The first quotation from the Apodeixis taken by itself does not do more than assert that the divine spirit of Christ pre-existed and was the same spirit which with earthly soul and body constituted the Incarnate. With the second we may compare two brief remarks from other fragments, “Wherefore He who was before Abraham, Son of God, was no other than He who was after Abraham, but He is one, perfect, the only-begotten of God,” and “How is that which is from Abraham before Abraham? By being united to that which was before Abraham.” The earliest quotations form the Apodeixis seem therefore to be both assertions that the Godhead of the eternal Son was verily and indeed the same as that which became flesh, and that the potentiality of Incarnation was always a characteristic of His nature16. The quotation, which is almost identical with the words in the Ad Nectarium, reveals Apollinarius’ true meaning and intention by its use of the term “acquired”—ἐπίκτητος. This had been a word specially employed by the Arians to describe the Godhead of the Son as an addition made later in time to that of the Father. As such it is attacked by Apollinarius in his confession of faith. But ἐπίκτητος had been used in the same sense and as a regular part of their technical theology by Eustathius and Diodore17, the latter of whom had applied it to the Incarnation as a remedy specially devised by God in consequence of the Fall. According to Diodore, God’s original purpose had been thwarted by man’s sin, and therefore in order to repair the disaster as additional and acquired manhood had to be assumed by the Son of God. Apollinarius felt that this unforeseen alliance between a man and God involved the idea of mutability, not perhaps in the Incarnate, but in the Creator: the Eternal could not be thus treated as a bungling workman who had to adopt a sudden change of method: the Incarnation in time and space must be the expression and sacrament of a potentiality inherent in the very nature of deity, a condition of the life of God. Like Origen, Apollinarius is not content solely with history; the appearance of Christ on earth must illuminate the whole attitude of God towards his creatures. In the attempt to interpret his thought he was driven to the use of crude and questionable language; for the difference between the abstract and concrete, potential and actual, was always difficult for a Greek with his limited vocabulary to express. But when he speaks of the nature of God as always incarnate, and says that it is following the necessity of His nature that He accepts the Cross, these phrases, taken in connection with his attack upon the Antiochene doctrine and with is repeated denial of the idea that Christ’s body is of itself heavenly, ought never to have been so misunderstood. He has realised and is stating that although the actual union took place only in the womb of the Virgin-mother, such union was the fulfilment in history of an eternal yearning for men, a yearning characteristic of the inmost essence of the divine. He has transcended, for a moment, his traditionally Greek conception of God as the Absolute Power and unqualified Being, and risen to the nobler and more Christian belief of St John, “God so loved the world that He gave His only-begotten Son.”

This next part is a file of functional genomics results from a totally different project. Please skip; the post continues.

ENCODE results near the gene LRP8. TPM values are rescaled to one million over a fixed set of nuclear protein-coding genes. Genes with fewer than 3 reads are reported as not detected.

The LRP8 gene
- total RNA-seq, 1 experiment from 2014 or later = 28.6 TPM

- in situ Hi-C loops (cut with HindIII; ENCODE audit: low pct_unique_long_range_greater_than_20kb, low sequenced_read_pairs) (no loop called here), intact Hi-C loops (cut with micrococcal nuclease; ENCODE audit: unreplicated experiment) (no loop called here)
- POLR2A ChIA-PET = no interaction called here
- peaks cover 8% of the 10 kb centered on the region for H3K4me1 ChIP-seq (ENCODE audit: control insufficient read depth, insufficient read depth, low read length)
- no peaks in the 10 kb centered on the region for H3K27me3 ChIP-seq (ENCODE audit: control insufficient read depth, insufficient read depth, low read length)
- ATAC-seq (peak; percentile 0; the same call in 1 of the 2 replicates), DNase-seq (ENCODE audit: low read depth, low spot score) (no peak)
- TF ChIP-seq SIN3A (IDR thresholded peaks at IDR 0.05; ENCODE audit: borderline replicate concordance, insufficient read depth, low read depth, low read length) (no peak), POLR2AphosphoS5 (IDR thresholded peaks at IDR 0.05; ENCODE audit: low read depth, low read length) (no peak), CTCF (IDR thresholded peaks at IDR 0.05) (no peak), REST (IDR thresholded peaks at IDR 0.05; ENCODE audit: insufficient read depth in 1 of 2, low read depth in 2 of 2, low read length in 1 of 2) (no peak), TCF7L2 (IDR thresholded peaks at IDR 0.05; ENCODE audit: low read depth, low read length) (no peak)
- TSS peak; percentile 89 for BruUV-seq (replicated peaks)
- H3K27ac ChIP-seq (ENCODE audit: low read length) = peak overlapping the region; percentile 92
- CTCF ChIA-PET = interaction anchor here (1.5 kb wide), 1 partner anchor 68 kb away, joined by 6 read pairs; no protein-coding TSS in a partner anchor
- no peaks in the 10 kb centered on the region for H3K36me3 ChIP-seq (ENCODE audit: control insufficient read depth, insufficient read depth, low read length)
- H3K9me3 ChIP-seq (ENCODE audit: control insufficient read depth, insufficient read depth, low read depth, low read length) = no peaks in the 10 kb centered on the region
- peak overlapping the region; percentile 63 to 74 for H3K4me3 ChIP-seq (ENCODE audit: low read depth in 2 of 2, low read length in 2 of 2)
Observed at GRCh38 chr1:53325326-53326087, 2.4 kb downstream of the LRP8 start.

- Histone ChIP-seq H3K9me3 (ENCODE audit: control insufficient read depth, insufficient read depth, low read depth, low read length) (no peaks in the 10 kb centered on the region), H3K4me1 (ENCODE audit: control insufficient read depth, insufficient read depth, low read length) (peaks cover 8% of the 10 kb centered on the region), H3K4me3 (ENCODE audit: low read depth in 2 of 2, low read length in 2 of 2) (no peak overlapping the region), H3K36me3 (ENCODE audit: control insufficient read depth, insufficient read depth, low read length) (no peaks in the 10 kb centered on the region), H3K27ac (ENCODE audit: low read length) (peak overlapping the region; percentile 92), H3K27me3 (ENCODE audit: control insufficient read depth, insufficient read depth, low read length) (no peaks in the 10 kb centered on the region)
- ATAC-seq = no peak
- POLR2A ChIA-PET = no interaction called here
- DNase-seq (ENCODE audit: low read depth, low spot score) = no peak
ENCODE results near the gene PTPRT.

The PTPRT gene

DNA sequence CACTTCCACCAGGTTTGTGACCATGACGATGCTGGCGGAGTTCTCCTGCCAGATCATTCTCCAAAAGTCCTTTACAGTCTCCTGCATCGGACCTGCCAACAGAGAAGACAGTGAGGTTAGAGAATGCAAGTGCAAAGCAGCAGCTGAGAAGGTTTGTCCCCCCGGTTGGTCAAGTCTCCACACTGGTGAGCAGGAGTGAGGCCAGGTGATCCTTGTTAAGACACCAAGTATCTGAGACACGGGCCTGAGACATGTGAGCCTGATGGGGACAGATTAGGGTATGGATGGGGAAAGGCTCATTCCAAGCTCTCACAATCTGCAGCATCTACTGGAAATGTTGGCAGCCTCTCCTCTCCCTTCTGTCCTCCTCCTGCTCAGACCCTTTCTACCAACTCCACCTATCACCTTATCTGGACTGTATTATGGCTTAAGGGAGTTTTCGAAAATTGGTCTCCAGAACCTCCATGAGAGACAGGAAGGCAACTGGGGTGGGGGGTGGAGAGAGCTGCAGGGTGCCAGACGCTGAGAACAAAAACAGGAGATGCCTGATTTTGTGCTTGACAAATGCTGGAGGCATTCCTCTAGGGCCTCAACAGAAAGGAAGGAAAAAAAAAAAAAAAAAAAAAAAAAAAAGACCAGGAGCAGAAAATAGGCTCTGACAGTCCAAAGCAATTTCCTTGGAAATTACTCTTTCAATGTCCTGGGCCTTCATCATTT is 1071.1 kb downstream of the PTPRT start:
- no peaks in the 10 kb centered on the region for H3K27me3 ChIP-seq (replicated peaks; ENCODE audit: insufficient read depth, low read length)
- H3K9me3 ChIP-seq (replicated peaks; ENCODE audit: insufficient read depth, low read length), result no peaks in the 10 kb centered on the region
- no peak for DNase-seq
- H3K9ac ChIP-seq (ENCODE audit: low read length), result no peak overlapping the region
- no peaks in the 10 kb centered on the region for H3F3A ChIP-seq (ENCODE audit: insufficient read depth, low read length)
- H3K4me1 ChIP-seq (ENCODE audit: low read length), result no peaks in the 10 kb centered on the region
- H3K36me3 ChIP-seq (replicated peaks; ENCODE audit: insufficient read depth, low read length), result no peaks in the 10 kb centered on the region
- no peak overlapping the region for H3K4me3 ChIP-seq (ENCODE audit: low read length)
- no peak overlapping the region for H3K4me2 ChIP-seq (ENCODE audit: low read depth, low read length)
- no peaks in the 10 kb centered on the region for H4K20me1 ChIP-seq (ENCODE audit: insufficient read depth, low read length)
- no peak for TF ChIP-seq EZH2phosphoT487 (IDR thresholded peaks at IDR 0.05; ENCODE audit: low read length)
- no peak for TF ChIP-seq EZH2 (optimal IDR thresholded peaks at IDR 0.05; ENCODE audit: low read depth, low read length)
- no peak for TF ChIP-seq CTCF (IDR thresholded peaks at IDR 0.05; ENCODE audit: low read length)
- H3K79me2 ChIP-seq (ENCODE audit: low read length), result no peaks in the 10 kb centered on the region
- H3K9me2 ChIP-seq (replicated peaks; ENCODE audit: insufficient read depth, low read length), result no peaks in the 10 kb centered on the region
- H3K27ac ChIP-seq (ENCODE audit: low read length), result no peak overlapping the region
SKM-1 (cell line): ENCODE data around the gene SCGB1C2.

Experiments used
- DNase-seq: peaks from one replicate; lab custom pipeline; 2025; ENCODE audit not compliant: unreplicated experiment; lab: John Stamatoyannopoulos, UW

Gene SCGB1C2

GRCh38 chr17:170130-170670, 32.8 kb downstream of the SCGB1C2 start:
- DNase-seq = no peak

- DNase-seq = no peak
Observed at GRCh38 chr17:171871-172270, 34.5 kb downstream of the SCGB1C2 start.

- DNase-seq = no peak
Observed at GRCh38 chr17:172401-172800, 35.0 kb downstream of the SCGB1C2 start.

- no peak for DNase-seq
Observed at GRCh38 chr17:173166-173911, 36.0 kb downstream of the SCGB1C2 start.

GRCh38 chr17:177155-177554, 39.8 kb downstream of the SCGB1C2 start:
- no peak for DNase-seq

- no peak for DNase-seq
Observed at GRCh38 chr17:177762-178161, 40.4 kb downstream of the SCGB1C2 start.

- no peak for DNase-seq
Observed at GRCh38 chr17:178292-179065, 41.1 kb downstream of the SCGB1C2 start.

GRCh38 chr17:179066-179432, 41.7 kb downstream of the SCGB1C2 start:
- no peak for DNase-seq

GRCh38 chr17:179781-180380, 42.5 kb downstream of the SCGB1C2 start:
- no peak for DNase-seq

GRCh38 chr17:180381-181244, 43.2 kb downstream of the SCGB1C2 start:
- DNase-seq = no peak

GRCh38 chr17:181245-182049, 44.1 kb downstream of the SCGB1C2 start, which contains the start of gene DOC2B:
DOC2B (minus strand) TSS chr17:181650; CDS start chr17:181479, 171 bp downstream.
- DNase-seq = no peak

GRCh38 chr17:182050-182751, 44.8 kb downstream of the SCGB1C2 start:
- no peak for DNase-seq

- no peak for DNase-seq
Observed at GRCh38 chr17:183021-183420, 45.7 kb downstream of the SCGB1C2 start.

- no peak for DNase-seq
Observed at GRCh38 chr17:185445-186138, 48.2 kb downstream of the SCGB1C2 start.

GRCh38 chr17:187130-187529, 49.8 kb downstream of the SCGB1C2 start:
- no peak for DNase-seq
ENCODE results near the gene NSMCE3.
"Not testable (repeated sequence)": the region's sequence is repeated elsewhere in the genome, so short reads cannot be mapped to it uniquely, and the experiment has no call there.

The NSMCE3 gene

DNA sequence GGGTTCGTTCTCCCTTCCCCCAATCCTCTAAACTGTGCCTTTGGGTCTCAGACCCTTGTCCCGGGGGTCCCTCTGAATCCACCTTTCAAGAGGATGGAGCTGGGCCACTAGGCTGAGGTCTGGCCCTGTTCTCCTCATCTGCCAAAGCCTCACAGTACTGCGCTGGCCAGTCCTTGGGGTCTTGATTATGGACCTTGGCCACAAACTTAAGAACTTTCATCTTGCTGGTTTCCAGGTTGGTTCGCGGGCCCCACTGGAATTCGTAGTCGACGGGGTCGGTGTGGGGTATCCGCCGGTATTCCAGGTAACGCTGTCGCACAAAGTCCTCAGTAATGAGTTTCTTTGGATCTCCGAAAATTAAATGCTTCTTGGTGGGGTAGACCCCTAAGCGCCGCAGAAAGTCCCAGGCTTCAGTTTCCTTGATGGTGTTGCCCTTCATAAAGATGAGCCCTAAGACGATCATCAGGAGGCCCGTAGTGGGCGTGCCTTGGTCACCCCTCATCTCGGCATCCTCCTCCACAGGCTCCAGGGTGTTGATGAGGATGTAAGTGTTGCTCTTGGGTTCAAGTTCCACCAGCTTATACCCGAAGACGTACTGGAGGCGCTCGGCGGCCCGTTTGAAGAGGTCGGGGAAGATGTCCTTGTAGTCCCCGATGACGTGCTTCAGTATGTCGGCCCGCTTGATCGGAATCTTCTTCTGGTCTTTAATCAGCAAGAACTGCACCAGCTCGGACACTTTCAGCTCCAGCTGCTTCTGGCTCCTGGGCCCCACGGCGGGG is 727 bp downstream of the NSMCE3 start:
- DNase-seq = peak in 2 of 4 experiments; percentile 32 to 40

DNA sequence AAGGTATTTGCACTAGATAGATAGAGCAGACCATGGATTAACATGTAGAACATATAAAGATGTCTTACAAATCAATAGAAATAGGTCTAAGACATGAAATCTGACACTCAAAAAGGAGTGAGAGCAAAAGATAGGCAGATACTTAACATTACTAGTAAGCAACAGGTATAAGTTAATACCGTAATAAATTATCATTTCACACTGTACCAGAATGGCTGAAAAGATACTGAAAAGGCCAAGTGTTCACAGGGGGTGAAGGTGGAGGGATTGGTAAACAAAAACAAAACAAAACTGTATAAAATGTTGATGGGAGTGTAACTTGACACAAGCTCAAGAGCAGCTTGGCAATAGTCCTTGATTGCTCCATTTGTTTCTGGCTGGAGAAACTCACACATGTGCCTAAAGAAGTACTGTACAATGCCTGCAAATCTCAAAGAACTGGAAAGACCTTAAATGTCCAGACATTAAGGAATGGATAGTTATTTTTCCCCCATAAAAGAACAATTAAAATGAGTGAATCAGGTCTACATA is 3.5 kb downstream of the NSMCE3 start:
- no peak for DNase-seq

To prove this was Apollinarius’ position we need only refer to the specific disavowals of belief in the “heavenly flesh.” “We condemn the utter madness of those who say that the flesh is consubstantial with God18” had been his comment in 359 upon the Gnosticism attacked in Athanasius letter to Epictetus. In 363 he appended certain anathemas to his own letter to Jovian19 in which the Antiochene and the Gnostic position are alike repudiated, “If anyone teach contrary to this from the Holy Scriptures, and say that the Son of God is one and the man from Mary, adopted Son by grace as we are, is another, so that there are two Sons, one by nature Son of God who is from God, and the other by grace, the man from Mary; or if any say that the flesh of our Lord is from above and not from the Virgin Mary, or that the Godhead has been changed or confused or altered into flesh, or that the Godhead of the Son is passible, or that the flesh of our Lord as being flesh of a man must be worshipped as the flesh of him who is Lord and God; such persons the Catholic Church anathematises obeying the Apostle’s words, ‘If any preach to you a gospel contrary to that which ye have received, let him be anathema.’ ” In spite of this express statement he has to return to the same subject in both his letters to Dionysus, protesting against those who “blaspheme us as if we said that the flesh was from heaven, when we read the words of Scripture which speak of Him who is from heaven as Son of Man20,” and claiming that “it is manifest from what we have always written that no one can bring against us these charges that are made against some: for we do not say that the flesh of the Saviour was from heaven, nor that the flesh is consubstantial with God inasmuch as it is flesh and not God, but only God insofar as it has been united into one person with God21.” And in his letter to Terentius22 who came as Comes to Antioch in 375, he again anathematises “anyone who says that the Son is two persons, or that His flesh is consubstantial with God and not with ours, or that it has come down form heaven and not that it has been assumed by Him who is from heaven.” Evidently by this time there were some who assumed that the crude errors condemned in the Ad Epictetum were derived from Apollinarius, and principle of the transference of attributes was being misrepresented as it was by the Gregories. Polemon had already begun to develop the exaggerated Monophysite doctrine which led him into conflict with the Apollinarians, and to the formulation of a seperate sect. And so in the formal confession of the Apollinarian Synod23, which is perhaps the last writing of the Bishop of Laodicea, he returns to the anathema of the letter to Jovian, and closes his life’s work with the words, “Flesh consubstantial with our flesh, has the living Logos assumed from Mary in union with the Godhead from His first conception by the Virgin; and so He became man . . . . Anathema therefore be he who denies that the flesh is from Mary and says that it is of the uncreated nature and consubstantial with God; and also he who says that the Godhead is passible and that the sufferings which come from the soul (τὰ πάθη τὰ ψυχικά) come from it.”